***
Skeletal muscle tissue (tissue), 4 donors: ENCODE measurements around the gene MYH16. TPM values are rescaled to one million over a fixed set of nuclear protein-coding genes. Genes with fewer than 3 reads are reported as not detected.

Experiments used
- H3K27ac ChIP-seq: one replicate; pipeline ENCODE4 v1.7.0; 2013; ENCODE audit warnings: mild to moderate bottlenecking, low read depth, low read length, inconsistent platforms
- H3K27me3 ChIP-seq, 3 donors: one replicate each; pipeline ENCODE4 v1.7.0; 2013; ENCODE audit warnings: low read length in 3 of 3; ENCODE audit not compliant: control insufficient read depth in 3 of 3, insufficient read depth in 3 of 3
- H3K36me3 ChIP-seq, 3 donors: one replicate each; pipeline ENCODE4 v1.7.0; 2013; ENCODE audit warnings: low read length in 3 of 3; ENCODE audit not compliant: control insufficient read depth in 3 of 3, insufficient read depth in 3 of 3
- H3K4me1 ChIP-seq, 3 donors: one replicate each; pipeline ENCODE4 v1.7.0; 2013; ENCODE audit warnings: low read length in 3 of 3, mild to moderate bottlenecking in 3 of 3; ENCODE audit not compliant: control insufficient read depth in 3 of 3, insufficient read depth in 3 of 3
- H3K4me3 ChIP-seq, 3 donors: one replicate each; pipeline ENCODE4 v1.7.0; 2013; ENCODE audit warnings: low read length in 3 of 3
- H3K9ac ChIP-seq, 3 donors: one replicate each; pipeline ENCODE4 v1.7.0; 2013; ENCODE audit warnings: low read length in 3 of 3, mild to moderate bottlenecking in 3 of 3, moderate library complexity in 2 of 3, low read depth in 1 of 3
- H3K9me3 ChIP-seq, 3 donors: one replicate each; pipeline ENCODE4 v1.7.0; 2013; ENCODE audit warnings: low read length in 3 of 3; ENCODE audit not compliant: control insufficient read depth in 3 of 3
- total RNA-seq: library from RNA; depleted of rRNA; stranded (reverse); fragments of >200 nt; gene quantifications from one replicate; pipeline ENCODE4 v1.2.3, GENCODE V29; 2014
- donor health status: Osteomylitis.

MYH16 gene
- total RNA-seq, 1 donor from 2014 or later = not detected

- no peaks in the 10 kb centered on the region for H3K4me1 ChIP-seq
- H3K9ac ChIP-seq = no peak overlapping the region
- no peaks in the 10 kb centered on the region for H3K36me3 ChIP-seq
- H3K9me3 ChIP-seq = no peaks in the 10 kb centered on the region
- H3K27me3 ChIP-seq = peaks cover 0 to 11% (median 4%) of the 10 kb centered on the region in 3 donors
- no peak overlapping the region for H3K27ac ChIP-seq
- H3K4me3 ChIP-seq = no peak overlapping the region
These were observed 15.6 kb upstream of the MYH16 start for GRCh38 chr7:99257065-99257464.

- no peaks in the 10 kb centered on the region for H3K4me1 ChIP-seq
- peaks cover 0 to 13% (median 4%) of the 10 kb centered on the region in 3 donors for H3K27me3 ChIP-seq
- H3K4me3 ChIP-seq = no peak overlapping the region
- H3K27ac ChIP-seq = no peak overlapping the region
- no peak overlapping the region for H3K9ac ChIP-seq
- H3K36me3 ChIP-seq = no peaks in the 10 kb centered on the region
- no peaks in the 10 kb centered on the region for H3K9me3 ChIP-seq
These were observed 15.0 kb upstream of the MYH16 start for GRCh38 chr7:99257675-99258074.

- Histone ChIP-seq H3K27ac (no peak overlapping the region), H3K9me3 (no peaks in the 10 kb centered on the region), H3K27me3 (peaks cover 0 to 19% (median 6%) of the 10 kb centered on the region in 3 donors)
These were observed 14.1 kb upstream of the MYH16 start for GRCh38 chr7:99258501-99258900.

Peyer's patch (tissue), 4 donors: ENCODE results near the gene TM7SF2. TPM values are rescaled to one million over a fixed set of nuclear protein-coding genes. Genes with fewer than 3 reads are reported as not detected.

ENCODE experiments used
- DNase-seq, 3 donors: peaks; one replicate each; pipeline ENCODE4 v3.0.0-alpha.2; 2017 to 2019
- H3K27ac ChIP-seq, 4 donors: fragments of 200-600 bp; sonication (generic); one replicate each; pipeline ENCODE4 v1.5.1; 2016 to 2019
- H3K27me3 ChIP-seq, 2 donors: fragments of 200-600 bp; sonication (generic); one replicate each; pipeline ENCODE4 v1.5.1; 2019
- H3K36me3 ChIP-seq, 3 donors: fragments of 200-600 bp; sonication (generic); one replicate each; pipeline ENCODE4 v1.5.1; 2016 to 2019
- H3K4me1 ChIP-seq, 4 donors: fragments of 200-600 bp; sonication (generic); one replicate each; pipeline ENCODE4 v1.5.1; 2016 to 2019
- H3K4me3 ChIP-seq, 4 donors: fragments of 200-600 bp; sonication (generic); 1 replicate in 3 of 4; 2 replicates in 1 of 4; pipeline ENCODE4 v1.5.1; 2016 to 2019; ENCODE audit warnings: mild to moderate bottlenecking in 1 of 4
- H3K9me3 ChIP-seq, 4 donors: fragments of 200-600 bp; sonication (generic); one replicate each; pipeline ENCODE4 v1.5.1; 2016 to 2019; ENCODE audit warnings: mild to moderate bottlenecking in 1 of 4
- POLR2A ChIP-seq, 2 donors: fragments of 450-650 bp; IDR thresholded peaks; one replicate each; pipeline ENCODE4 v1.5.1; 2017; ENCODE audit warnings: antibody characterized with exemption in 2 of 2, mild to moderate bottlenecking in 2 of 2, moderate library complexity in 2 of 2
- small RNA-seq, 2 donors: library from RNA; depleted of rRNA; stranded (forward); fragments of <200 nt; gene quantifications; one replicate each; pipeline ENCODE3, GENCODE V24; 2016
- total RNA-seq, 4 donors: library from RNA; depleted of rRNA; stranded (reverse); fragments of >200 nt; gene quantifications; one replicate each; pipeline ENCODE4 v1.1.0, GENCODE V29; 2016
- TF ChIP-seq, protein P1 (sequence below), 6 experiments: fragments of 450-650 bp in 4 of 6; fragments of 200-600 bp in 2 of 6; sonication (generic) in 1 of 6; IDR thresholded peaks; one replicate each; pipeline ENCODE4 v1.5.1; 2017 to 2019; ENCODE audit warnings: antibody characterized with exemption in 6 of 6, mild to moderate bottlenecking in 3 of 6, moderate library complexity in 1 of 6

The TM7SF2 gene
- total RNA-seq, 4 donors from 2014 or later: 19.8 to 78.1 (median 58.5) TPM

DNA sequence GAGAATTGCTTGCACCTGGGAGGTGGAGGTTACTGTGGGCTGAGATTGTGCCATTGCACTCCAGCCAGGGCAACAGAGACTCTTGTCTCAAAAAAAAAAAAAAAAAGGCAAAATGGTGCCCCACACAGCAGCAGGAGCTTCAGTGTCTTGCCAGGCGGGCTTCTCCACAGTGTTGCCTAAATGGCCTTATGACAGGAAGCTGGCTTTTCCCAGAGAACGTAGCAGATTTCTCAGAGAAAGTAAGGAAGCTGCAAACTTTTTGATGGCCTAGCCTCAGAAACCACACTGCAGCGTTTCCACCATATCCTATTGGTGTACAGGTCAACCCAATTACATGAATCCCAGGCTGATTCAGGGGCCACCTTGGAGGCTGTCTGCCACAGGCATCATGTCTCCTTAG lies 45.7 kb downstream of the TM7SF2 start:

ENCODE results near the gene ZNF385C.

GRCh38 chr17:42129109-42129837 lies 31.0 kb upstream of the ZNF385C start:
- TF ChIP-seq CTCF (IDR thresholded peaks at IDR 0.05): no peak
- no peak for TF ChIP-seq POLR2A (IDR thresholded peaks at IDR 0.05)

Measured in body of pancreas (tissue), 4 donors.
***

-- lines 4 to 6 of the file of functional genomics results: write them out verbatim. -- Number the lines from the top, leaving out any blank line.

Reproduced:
- H3K27me3 ChIP-seq, 3 donors: one replicate each; pipeline ENCODE4 v1.7.0; 2013; ENCODE audit warnings: low read length in 3 of 3; ENCODE audit not compliant: control insufficient read depth in 3 of 3, insufficient read depth in 3 of 3
- H3K36me3 ChIP-seq, 3 donors: one replicate each; pipeline ENCODE4 v1.7.0; 2013; ENCODE audit warnings: low read length in 3 of 3; ENCODE audit not compliant: control insufficient read depth in 3 of 3, insufficient read depth in 3 of 3
- H3K4me1 ChIP-seq, 3 donors: one replicate each; pipeline ENCODE4 v1.7.0; 2013; ENCODE audit warnings: low read length in 3 of 3, mild to moderate bottlenecking in 3 of 3; ENCODE audit not compliant: control insufficient read depth in 3 of 3, insufficient read depth in 3 of 3